Indigenous experiences and perspectives of drought vary greatly across the United States, and to ensure the inclusion of these perspectives into the implementation of the Drought Early Warning Systems, NIDIS developed the NIDIS Tribal Drought Engagement Strategy: 2021–2025. The Strategy aims to integrate indigenous perspectives into NIDIS’s work, and by doing so, NIDIS hopes to foster a culturally appropriate engagement practice and work with tribal nations as equal partners in preparing for and responding to drought.
Tribal Engagement Activities
The following table highlights NIDIS and partners’ tribal engagement activities that are ongoing efforts related to at least one of the components of drought early warning. Please contact Crystal Stiles (email@example.com) for more information or to inquire about getting an activity added to the list.
The Flandreau Santee Sioux Tribe will organize a series of five workshops to provide training and education for the staff and students from the 12 federally recognized tribes of North Dakota and…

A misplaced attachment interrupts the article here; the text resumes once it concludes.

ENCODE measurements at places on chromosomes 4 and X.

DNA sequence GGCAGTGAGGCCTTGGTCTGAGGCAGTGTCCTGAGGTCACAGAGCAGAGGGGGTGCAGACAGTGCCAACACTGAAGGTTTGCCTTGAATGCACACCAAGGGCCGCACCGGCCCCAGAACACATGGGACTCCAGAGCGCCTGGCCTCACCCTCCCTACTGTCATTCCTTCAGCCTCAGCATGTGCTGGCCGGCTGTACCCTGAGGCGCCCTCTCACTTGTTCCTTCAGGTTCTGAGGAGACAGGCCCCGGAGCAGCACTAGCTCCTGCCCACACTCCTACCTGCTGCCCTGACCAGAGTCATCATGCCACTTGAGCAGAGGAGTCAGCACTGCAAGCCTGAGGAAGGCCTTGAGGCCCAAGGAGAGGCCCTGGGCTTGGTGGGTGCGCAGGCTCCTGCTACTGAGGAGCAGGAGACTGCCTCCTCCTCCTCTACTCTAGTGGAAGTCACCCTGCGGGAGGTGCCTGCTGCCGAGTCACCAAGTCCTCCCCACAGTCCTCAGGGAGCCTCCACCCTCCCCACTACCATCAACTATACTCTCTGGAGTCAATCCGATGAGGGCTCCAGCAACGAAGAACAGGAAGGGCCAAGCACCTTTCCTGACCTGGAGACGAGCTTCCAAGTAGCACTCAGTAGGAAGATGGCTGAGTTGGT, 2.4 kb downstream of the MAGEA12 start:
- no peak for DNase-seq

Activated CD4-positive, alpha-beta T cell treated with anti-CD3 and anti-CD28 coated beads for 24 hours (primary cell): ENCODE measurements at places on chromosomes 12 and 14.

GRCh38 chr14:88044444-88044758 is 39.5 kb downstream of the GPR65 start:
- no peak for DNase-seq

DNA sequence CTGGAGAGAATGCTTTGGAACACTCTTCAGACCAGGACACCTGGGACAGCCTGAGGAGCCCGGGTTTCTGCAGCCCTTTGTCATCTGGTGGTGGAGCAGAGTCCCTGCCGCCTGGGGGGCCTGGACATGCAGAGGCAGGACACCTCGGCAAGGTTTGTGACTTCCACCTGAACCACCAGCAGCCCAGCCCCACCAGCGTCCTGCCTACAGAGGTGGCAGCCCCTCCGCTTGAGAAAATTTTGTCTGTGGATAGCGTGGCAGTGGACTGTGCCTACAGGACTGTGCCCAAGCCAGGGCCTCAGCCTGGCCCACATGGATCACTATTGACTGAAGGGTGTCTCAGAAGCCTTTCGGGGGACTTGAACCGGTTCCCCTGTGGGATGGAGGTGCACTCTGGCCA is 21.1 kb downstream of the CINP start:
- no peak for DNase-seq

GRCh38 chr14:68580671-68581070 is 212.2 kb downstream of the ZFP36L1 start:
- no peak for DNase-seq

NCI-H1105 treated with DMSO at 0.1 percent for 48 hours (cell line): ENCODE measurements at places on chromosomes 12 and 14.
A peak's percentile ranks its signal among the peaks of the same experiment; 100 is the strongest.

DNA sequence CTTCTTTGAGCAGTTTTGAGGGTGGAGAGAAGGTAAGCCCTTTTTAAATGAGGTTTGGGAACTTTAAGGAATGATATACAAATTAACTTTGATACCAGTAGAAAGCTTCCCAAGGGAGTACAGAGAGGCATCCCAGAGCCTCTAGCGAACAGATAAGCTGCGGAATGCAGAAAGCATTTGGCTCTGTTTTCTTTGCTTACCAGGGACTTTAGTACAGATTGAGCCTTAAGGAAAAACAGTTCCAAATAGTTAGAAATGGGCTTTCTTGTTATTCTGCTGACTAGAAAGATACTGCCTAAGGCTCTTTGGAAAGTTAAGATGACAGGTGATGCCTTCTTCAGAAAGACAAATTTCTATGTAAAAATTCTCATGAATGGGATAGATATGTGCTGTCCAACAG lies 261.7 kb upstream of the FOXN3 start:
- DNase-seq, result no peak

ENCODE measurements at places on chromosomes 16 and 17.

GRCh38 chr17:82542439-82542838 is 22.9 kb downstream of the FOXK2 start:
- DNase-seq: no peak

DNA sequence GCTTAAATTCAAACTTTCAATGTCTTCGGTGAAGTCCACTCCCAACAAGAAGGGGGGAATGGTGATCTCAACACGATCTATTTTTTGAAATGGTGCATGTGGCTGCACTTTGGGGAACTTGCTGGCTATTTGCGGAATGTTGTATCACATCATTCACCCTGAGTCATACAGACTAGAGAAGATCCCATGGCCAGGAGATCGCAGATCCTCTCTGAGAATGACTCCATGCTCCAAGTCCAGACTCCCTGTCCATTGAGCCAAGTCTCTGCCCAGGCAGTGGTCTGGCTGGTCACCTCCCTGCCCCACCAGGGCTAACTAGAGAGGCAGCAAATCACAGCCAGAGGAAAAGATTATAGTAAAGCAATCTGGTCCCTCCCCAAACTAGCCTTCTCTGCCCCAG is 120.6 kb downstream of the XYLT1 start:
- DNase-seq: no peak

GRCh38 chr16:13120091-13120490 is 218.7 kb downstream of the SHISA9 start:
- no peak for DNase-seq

The 2017 drought was a rapid-onset event for northeast Montana, the Dakotas, and the Canadian Prairies during the spring and summer of 2017. It was the worst drought to impact the U.S. Northern…
This project aims to provide trainings and workshops for the nine tribes of Kansas, Nebraska, and Iowa that will assist tribal leaders, program coordinators, planners, and managers develop and…
The University of Arizona’s CLIMAS program and the Native Nations Institute, in conjunction with the U.S. Indigenous Data Sovereignty Network, hosted “Supporting Tribal Data Governance for…
In order to ensure the inclusion of indigenous perspectives in the implementation of the regional drought early warning systems (DEWS), NIDIS launched a Tribal Drought Engagement Project in…
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